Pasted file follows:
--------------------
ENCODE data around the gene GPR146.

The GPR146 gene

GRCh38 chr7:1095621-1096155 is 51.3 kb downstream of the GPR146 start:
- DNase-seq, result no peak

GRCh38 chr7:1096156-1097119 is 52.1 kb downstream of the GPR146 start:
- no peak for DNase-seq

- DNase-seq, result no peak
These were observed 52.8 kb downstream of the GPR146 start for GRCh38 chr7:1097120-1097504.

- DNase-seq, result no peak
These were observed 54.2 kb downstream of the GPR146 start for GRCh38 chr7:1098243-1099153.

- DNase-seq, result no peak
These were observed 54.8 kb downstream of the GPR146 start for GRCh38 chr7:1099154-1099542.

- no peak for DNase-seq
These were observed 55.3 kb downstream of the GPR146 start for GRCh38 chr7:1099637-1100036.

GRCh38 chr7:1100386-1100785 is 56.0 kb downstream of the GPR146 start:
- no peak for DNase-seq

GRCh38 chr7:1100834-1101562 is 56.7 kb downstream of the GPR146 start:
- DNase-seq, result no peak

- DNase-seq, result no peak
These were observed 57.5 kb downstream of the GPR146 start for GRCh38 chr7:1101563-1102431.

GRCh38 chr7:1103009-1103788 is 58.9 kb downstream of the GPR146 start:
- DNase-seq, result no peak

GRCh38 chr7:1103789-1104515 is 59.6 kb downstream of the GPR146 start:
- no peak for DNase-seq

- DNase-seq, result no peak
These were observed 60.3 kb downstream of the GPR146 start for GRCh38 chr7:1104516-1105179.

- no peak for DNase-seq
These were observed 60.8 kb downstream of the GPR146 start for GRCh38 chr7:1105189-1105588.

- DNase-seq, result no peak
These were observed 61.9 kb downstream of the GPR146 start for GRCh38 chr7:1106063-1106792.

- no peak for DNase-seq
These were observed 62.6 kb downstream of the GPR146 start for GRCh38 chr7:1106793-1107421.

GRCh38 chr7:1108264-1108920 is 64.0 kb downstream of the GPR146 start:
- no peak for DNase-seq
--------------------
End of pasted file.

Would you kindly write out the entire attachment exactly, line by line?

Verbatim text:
ENCODE data around the gene GPR146.

The GPR146 gene

GRCh38 chr7:1095621-1096155 is 51.3 kb downstream of the GPR146 start:
- DNase-seq, result no peak

GRCh38 chr7:1096156-1097119 is 52.1 kb downstream of the GPR146 start:
- no peak for DNase-seq

- DNase-seq, result no peak
These were observed 52.8 kb downstream of the GPR146 start for GRCh38 chr7:1097120-1097504.

- DNase-seq, result no peak
These were observed 54.2 kb downstream of the GPR146 start for GRCh38 chr7:1098243-1099153.

- DNase-seq, result no peak
These were observed 54.8 kb downstream of the GPR146 start for GRCh38 chr7:1099154-1099542.

- no peak for DNase-seq
These were observed 55.3 kb downstream of the GPR146 start for GRCh38 chr7:1099637-1100036.

GRCh38 chr7:1100386-1100785 is 56.0 kb downstream of the GPR146 start:
- no peak for DNase-seq

GRCh38 chr7:1100834-1101562 is 56.7 kb downstream of the GPR146 start:
- DNase-seq, result no peak

- DNase-seq, result no peak
These were observed 57.5 kb downstream of the GPR146 start for GRCh38 chr7:1101563-1102431.

GRCh38 chr7:1103009-1103788 is 58.9 kb downstream of the GPR146 start:
- DNase-seq, result no peak

GRCh38 chr7:1103789-1104515 is 59.6 kb downstream of the GPR146 start:
- no peak for DNase-seq

- DNase-seq, result no peak
These were observed 60.3 kb downstream of the GPR146 start for GRCh38 chr7:1104516-1105179.

- no peak for DNase-seq
These were observed 60.8 kb downstream of the GPR146 start for GRCh38 chr7:1105189-1105588.

- DNase-seq, result no peak
These were observed 61.9 kb downstream of the GPR146 start for GRCh38 chr7:1106063-1106792.

- no peak for DNase-seq
These were observed 62.6 kb downstream of the GPR146 start for GRCh38 chr7:1106793-1107421.

GRCh38 chr7:1108264-1108920 is 64.0 kb downstream of the GPR146 start:
- no peak for DNase-seq